What are you working on?
Last week I finished what I believe is the next to last round of revisions on a middle grade fantasy. After that I decided to give National Novel Writing Month a try and I'm working on a young adult fantasy. I'm using some world building concepts from something I wrote three novels ago, but drawing up a fresh new cast of characters and conflict. I'm really enjoying the project. Sad to say though, I'm not quite keeping up with the NaNoWriMo pace. According to the stat tracker on the website, if I keep writing like I am, I'll finish the novel February 17, 2015. And that'll just be the first draft!
How does your work differ from others in your genre?
I love unique and strange stories like Maggie Stiefvater's THE RAVEN CYCLE trilogy or THE SCORPIO RACES. I'm always aspiring to write that never-done-before story and I hope that shines through in my writing.
Why do you write what you do?
I love music because of the lyrics. And I love books because of the characters. If a story has real, fleshed out characters, then I fall hard. So for me, regardless of something being contemporary or fantasy (which are the two genres I write), it always comes down to writing characters that come off the page and that I can't live without.
What does your writing process look like?
My writing process has consistently evolved over the past ten years. But, I'll share what I did with my past two novels.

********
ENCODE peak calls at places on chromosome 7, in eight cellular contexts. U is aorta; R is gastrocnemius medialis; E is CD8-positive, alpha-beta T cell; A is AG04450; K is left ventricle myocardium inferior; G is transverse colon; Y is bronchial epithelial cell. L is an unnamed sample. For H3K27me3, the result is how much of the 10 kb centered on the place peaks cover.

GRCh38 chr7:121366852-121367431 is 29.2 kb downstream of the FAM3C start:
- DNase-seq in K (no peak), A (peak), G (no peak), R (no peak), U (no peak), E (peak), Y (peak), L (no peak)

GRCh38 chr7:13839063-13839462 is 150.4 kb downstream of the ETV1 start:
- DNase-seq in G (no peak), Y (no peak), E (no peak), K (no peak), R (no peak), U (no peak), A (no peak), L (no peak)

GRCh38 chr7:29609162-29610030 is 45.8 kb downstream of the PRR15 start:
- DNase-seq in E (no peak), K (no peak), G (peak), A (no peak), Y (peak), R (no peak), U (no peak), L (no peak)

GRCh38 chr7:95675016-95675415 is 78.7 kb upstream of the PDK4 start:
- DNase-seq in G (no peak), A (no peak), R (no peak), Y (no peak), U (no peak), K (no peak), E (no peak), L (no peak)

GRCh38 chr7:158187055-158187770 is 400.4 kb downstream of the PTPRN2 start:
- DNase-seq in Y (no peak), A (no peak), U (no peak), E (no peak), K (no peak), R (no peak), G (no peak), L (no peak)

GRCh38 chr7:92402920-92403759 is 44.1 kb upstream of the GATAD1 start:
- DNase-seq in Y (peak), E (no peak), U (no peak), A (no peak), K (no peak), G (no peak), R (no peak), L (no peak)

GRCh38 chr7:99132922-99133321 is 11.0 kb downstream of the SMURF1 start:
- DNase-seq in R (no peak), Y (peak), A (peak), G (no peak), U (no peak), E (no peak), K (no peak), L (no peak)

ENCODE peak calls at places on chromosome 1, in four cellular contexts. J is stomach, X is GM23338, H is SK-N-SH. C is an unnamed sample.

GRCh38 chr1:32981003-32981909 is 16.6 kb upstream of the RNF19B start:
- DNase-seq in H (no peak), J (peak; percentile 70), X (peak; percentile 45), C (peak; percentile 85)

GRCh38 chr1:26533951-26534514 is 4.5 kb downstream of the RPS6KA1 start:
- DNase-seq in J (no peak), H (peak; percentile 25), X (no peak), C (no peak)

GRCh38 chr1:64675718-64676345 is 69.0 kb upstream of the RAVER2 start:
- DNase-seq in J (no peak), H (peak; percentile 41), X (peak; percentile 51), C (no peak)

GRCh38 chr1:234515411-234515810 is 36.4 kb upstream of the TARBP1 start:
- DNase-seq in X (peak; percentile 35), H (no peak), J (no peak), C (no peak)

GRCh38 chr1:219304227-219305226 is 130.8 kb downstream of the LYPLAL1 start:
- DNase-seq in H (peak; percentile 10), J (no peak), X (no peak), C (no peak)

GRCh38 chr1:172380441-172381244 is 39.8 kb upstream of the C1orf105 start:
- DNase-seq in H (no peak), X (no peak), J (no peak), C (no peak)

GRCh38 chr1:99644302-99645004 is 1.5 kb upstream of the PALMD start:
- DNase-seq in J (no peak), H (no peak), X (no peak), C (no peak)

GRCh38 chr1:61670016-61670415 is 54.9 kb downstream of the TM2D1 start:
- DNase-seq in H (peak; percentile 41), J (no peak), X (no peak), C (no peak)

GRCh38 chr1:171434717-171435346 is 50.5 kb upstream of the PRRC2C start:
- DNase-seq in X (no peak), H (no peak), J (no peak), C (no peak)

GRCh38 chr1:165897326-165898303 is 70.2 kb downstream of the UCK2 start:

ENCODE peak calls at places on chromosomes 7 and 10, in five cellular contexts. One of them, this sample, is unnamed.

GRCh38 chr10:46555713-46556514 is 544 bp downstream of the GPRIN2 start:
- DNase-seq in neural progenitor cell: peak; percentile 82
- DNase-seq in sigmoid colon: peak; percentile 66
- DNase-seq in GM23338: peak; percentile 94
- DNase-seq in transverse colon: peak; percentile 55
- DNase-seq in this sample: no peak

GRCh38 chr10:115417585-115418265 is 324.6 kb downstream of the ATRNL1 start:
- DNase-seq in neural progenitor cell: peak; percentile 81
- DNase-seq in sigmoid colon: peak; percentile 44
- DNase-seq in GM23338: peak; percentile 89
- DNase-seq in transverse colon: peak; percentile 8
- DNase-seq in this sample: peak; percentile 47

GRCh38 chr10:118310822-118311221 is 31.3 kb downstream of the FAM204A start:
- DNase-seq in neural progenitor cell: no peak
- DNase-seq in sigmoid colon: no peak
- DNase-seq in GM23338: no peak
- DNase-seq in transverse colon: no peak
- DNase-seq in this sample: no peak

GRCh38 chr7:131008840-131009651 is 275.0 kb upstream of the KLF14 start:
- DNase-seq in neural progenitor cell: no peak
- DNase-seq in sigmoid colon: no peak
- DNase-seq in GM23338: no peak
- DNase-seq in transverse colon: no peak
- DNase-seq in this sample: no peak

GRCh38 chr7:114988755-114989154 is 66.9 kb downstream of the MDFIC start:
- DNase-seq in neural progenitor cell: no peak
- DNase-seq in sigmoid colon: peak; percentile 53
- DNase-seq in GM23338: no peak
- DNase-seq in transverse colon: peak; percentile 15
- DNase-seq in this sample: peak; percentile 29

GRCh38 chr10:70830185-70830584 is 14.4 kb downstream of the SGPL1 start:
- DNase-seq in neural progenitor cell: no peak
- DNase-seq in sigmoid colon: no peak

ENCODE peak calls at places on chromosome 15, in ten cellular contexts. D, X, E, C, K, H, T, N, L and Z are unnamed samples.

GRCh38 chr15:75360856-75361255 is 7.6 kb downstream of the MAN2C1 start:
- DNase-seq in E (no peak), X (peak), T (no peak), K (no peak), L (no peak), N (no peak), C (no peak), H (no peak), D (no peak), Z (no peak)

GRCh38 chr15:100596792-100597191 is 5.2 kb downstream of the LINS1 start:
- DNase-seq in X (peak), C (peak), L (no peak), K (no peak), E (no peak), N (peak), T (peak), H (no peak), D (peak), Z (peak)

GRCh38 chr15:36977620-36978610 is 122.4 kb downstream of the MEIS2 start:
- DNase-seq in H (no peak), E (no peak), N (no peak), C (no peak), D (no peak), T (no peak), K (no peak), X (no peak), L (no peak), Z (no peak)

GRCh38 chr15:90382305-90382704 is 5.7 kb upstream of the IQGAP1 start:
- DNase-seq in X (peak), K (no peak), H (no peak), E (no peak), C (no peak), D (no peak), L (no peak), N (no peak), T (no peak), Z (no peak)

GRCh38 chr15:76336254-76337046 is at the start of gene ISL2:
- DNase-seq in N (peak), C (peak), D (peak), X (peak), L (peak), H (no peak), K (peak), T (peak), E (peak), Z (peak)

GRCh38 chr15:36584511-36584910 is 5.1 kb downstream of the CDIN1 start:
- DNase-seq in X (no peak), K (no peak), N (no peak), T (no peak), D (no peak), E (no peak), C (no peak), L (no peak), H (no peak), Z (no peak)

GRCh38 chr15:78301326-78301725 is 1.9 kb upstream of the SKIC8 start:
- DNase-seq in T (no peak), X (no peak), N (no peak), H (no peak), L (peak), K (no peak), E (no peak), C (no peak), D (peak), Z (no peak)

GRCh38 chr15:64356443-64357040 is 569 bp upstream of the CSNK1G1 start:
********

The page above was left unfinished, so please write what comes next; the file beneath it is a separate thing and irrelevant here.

- I make a beat sheet. If you don't know what a beat sheet is, check out SAVE THE CAT by Blake Snyder. OR I fill in the blanks on a plot diagram sheet, planning out every high point and low point. OR I do both.
- I write about 20-30k words of the manuscript.
- I revise.
- I put that 20k words through Natalie Parker's Crit Camp.
- I revise again based on my Crit Camp notes.
- Now, that my novel has a strong 20k foundation, I write the rest of the novel.
- I let that novel marinade for about 6 weeks. I don't open the document. I don't think about it. And I usually catch up on my reading pile during this time.
- I print out the manuscript, read through it, and edit with a red, purple, or green pen (has to be one of those colors).
- It's been 6 to 8 weeks by now, and I'm finally opening the document on the computer to implement edits.
- I send to three or four critique partners.
- I receive critiques and decide which suggestions I want to use to make the story better.
- I revise.
- Send new version to different crit partners/beta readers.
- Decide which suggestions I want to implement in story.
- I revise again, and then will let my agent know I have something new to share with her.
Thank you Kristin for tagging me in the blog hop. It's alway fun to chat about writing! Have a wonderful weekend everyone!